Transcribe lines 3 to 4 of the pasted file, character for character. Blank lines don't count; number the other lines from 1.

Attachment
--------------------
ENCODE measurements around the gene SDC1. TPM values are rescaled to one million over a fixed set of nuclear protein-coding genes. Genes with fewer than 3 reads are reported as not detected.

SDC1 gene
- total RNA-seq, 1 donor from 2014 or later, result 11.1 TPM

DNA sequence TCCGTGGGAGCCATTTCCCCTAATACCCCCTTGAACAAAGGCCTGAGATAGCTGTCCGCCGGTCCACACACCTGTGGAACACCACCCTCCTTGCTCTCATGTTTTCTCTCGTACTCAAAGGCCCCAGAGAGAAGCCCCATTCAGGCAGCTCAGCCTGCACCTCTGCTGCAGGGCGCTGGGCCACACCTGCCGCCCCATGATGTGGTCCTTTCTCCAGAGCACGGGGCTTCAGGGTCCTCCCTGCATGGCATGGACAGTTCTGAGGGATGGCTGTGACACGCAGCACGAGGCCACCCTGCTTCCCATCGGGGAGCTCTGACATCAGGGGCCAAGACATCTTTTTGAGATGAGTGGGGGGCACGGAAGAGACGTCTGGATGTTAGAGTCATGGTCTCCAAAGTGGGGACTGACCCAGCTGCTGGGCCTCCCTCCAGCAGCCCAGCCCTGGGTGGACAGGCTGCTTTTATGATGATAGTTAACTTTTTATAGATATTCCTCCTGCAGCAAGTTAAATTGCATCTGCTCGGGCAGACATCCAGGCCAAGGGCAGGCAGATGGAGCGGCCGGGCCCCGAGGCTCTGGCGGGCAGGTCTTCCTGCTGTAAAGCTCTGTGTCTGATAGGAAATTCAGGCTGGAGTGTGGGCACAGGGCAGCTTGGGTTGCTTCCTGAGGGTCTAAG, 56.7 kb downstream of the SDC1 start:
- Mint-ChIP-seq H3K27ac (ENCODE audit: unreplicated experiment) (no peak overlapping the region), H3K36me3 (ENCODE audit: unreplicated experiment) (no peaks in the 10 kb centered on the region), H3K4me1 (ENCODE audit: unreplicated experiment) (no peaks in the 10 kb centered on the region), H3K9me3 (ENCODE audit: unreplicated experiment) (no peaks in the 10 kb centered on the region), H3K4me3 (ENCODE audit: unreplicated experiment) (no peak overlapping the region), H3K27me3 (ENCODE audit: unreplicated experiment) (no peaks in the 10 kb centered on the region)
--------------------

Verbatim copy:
- total RNA-seq, 1 donor from 2014 or later, result 11.1 TPM

DNA sequence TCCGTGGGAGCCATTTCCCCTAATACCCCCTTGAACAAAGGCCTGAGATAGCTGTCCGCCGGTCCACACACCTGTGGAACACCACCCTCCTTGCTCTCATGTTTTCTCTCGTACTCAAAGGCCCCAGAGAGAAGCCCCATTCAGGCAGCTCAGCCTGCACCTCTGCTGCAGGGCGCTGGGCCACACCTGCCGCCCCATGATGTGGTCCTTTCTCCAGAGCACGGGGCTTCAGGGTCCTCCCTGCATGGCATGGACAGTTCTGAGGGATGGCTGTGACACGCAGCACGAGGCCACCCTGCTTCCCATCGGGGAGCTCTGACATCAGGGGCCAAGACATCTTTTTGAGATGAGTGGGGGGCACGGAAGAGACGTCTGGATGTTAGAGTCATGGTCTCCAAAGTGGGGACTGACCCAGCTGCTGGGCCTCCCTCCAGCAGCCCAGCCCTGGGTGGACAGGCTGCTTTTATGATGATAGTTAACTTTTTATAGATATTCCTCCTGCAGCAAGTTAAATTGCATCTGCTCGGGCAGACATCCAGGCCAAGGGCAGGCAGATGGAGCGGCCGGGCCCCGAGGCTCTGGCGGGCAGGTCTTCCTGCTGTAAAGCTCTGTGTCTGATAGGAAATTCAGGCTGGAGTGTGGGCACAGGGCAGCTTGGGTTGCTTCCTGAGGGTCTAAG, 56.7 kb downstream of the SDC1 start: